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Re: snmpconf FW: November Milestones

Randy Bush wrote:
> [ operator hat only ]
> > few major network equipment vendors allow configuration with anything
> > other than via flat files and CLI commands.
> in the backbone router market, there are two vendors.  both claim that their
> equipment can be configured using snmp write.  i just don't know anyone who
> has tried it.

Assuming you mean Juniper and Cisco. It is true that Cisco has an object
that you can set that causes it to ask for a file download (Juniper may
also - I just do not know). There are a few (very few) setable
parameters that can be set from either vendor. To claim either of these
is configurable via SNMP falls outside the limits of credibility. 
> > The reason is; CLI's and file transfer will not continue to scale at least
> > at a human level. The economics of the availability of personnel who can
> > manage networks that are controlled with CLI's will be the factor that
> > causes operators to ask for something better. That has not happened until
> > recently.
> to keep apples and apples, how many people can type snmp stuff directly to a
> router?  darned few.  and who cares?

So your point is? SNMP is not intended as a user interface. It is a
method of defining management objects, a protocol for their
transmission, and an administrative framework. Few people can read LSAs
on the wire either. 
> like mibs, the text config files are merely an intermediate representation.
> do not underestimate the value of being able to email snippets of configs,
> cvs them, diff them, ...  there is a vast array of tools which work on text.
> think about having to write a tool to determine the difference between a
> running config and a proposed new config and emailing an easily understood
> representation of the poposed change to a distributed team.

True, that does not mean that intermediate forms have to be the method
of transport (or storage) for the configuration information. Databases
and other systems have done at least as good a job as most text tools do
in determining differences. It is probably easier, and in the long run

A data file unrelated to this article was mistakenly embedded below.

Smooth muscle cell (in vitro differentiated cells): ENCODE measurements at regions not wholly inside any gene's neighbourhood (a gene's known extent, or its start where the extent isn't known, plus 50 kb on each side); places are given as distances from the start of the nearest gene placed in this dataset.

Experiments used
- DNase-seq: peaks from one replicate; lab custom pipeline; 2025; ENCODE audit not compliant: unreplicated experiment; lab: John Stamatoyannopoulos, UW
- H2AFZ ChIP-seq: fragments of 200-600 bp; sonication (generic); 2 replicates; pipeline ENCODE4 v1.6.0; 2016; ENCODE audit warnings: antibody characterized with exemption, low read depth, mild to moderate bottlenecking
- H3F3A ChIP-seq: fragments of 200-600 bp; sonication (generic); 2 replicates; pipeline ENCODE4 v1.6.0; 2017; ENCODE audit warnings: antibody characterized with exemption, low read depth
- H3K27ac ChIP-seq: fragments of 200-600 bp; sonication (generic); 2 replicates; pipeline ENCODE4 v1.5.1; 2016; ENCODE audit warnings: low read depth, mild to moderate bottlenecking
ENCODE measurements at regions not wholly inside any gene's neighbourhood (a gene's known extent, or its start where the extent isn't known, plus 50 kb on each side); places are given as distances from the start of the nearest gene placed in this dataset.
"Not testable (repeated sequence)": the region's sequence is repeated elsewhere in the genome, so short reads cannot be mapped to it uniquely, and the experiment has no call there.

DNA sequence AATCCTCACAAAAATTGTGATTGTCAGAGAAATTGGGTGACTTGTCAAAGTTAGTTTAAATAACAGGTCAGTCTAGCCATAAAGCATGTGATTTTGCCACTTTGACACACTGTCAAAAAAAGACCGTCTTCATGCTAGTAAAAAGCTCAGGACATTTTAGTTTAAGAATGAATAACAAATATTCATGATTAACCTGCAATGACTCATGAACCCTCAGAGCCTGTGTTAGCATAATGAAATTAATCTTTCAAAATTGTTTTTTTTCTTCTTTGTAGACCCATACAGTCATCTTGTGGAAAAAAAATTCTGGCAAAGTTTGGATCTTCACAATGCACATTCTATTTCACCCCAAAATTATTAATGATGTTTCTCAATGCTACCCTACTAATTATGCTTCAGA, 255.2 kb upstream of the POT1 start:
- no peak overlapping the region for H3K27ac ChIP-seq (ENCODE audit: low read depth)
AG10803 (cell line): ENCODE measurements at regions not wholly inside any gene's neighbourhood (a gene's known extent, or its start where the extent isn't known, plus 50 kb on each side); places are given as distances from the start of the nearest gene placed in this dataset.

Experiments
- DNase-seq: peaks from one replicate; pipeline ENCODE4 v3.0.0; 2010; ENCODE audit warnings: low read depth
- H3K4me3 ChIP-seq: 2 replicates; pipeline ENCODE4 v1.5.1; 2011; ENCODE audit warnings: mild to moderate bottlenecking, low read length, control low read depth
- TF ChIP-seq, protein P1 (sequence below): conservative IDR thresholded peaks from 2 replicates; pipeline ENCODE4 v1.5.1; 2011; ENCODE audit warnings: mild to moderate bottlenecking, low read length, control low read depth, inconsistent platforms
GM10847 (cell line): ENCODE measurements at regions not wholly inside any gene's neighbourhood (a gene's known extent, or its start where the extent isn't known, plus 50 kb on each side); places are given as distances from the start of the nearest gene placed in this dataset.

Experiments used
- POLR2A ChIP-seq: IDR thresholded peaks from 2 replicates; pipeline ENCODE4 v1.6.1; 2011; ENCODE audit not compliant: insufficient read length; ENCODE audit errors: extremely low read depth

less costly since each ISP would not have to reinvent the wheel for all
the text manipulation tools again and modify them all over again each
time a vendor changed file formats or added new parameters. What is also
true is that operational staff people have an investment in what they
know which should not be undervalued. It is also true that investment
makes them less amenable to change which is not in the financial best
interests of the company if one believes that there really is a scarcity
of human resources. More people and hand crafted tools that can parse a
number of different configuration file formats does not seem like the
best solution.

> > Configuration is the heart of management. To the extent MIB Documents
> > are created in each of the different technology areas such as routing or
> > differentiated services (which is the right place), they should be
> > designed for full coverage including configuration. There is no excuse
> > not to.
> i do not intend to discourage those who wish to design for write from doing
> so.  but i am not sure i see a need to mandate it when doing so would cause
> complexity or architectural change.  and i believe that, and only that, was
> the question (in the tewg) that [re]started this rathole.

That is why we have the problem in configuration today where everyone
does it themselves. Put a Cisco and Juniper config file next to each
other and try to parse their meaning if you do not know each of them
intimately. It is harder to write configure configuration code (using
any method) than reading counters. There is a need for a standard that
can expand to accommodate vendor differences. I see this as the
justification for the extra work.